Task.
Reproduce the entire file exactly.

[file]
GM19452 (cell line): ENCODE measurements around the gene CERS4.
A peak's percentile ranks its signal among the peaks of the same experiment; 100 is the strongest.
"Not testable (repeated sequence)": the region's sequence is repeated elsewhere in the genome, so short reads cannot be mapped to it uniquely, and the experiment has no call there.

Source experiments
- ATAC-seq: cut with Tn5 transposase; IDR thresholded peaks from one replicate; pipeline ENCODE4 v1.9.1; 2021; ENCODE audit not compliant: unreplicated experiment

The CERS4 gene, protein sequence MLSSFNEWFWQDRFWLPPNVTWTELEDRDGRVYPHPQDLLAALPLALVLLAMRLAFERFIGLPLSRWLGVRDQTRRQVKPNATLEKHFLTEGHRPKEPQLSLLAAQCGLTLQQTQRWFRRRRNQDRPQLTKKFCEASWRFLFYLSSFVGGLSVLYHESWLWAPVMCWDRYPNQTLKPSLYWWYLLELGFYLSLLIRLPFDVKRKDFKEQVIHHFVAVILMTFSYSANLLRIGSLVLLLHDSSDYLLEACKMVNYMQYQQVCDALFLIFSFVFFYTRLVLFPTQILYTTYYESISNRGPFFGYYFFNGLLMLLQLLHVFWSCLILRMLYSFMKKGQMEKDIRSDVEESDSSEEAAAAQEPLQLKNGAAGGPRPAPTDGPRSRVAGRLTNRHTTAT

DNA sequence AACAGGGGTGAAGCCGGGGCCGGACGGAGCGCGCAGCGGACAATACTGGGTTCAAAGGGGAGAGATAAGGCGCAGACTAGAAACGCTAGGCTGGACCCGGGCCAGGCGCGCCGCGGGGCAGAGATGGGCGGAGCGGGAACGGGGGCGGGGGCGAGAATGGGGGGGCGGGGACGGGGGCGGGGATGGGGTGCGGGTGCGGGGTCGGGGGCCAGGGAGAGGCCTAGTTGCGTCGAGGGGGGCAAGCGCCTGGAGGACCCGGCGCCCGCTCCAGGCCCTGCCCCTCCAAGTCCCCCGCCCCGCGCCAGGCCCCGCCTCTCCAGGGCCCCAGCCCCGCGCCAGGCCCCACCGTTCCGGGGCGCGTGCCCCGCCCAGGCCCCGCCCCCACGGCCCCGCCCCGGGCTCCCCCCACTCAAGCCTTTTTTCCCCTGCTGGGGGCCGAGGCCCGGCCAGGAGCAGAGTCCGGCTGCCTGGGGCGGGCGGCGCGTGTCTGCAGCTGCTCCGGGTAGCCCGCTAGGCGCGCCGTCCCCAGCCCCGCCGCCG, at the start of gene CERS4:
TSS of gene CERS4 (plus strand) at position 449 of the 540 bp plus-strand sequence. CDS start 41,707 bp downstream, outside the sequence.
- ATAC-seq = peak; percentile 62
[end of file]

GM19452 (cell line): ENCODE measurements around the gene CERS4.
A peak's percentile ranks its signal among the peaks of the same experiment; 100 is the strongest.
"Not testable (repeated sequence)": the region's sequence is repeated elsewhere in the genome, so short reads cannot be mapped to it uniquely, and the experiment has no call there.

Source experiments
- ATAC-seq: cut with Tn5 transposase; IDR thresholded peaks from one replicate; pipeline ENCODE4 v1.9.1; 2021; ENCODE audit not compliant: unreplicated experiment

The CERS4 gene, protein sequence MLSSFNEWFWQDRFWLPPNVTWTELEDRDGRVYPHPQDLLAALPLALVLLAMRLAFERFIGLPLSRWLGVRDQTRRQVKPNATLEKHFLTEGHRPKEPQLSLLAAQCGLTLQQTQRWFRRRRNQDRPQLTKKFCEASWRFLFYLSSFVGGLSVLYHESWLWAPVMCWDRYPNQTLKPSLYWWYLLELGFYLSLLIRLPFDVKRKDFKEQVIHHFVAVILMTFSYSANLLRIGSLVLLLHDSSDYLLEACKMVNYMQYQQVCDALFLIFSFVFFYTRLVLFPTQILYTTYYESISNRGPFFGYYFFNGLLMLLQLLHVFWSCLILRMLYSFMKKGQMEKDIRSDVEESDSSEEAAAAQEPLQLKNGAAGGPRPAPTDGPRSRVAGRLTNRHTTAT

DNA sequence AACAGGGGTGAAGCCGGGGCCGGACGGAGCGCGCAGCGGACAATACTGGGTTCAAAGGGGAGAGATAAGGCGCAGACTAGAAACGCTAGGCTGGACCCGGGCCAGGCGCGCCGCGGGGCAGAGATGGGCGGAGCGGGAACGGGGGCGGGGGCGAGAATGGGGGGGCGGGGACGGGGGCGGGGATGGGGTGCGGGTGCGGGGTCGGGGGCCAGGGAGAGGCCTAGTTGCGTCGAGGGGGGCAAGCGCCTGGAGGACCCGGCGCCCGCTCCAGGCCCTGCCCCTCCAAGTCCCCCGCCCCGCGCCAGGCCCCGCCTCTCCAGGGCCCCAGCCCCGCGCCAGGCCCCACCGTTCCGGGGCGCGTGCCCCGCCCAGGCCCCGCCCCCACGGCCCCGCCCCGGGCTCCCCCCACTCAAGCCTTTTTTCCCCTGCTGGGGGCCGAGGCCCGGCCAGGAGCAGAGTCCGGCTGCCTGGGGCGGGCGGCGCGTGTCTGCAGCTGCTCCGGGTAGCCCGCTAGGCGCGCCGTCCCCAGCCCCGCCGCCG, at the start of gene CERS4:
TSS of gene CERS4 (plus strand) at position 449 of the 540 bp plus-strand sequence. CDS start 41,707 bp downstream, outside the sequence.
- ATAC-seq = peak; percentile 62